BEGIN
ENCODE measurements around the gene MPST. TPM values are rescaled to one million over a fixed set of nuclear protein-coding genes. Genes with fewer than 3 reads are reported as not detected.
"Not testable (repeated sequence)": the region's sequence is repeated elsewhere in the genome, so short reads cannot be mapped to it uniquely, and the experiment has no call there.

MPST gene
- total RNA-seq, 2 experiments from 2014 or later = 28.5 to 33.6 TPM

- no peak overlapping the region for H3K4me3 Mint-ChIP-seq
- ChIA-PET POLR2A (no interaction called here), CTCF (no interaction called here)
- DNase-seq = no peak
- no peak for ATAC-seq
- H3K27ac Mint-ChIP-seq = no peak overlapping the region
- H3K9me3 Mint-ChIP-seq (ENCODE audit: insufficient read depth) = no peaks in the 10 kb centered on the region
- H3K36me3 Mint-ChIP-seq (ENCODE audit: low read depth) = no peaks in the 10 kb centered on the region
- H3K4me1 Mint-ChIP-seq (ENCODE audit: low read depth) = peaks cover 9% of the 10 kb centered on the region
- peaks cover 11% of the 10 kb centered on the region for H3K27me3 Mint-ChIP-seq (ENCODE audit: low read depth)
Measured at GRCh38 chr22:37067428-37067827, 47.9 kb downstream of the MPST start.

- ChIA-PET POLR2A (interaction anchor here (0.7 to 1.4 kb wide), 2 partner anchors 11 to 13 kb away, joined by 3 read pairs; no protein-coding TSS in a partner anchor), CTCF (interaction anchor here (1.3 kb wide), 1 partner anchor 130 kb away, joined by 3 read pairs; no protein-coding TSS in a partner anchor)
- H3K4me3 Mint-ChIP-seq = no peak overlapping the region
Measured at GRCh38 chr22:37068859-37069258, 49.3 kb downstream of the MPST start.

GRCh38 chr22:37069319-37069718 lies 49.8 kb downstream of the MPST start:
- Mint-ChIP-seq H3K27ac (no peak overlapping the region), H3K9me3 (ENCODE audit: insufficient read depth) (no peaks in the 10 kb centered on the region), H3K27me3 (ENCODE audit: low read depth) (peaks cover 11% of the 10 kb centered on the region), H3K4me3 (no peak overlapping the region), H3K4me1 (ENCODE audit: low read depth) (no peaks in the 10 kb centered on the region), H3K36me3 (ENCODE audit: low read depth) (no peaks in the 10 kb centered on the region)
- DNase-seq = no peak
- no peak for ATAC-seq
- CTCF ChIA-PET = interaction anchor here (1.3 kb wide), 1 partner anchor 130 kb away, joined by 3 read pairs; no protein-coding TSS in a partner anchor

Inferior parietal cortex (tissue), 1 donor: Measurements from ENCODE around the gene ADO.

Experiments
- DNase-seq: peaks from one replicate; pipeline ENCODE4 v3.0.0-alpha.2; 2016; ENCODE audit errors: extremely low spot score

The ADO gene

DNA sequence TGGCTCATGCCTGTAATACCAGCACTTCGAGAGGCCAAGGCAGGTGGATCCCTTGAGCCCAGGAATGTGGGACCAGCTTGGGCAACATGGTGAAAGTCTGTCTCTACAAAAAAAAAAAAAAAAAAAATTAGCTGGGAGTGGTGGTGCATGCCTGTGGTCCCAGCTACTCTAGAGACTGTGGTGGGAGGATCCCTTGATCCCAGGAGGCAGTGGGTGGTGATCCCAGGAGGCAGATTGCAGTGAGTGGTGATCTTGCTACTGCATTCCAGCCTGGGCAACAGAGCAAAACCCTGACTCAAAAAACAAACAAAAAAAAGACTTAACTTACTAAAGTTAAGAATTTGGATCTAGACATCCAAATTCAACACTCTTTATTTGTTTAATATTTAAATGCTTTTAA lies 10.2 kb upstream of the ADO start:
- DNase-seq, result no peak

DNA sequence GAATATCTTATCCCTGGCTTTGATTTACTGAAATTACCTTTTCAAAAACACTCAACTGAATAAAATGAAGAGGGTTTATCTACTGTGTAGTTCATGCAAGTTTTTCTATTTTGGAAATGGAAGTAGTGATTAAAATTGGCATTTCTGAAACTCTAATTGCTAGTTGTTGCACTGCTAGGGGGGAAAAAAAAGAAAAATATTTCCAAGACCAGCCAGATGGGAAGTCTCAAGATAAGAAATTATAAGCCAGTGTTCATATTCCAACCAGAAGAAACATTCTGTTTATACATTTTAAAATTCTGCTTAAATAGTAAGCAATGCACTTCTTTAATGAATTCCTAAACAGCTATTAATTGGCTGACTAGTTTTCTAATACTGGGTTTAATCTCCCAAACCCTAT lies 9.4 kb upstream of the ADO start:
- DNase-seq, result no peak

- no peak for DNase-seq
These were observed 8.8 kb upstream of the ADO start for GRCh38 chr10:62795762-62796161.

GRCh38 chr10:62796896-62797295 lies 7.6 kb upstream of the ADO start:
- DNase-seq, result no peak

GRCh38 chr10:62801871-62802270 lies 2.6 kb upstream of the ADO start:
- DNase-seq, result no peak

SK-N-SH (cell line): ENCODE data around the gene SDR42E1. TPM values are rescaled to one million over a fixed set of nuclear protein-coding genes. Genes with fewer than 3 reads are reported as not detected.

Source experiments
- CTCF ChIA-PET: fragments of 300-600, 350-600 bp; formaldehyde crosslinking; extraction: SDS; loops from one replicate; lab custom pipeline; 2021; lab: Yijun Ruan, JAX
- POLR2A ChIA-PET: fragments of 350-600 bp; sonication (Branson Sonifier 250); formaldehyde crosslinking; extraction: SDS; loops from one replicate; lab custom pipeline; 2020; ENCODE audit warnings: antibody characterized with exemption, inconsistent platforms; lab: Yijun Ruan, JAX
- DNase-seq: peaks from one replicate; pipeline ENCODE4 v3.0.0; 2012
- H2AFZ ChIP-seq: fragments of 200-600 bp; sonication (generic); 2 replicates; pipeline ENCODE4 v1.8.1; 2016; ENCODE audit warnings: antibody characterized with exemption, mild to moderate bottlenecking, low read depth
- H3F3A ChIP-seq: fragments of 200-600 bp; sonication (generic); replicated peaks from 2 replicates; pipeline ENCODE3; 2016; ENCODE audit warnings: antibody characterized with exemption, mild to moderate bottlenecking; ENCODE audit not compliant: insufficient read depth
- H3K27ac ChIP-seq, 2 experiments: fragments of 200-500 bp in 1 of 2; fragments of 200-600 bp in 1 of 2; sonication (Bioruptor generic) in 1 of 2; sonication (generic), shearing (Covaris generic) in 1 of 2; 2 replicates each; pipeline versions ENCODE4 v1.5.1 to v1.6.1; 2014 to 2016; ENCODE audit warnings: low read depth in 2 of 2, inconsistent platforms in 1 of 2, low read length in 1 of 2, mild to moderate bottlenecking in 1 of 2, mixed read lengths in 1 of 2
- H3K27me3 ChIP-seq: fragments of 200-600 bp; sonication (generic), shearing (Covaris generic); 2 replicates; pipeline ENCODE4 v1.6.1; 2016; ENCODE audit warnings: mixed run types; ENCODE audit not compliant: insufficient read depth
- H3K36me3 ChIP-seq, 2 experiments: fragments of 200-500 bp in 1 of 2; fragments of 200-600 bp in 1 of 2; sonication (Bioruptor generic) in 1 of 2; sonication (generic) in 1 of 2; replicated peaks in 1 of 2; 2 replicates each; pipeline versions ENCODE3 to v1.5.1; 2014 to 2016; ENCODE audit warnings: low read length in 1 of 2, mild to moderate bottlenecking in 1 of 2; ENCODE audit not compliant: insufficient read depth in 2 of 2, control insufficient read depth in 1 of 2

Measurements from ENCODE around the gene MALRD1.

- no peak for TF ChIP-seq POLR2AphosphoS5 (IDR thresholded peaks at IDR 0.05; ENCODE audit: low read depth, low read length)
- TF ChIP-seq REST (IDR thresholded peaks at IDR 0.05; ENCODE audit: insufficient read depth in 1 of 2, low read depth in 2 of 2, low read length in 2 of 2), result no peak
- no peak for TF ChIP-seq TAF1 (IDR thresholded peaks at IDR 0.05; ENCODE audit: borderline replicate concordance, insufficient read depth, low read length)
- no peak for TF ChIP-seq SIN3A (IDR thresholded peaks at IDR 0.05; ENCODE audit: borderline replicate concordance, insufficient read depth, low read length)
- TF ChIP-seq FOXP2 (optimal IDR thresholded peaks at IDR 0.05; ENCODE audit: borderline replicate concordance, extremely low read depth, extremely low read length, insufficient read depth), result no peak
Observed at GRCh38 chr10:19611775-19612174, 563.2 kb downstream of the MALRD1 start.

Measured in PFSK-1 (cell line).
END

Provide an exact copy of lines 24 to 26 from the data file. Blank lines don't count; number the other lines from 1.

Experiments
- DNase-seq: peaks from one replicate; pipeline ENCODE4 v3.0.0-alpha.2; 2016; ENCODE audit errors: extremely low spot score

The ADO gene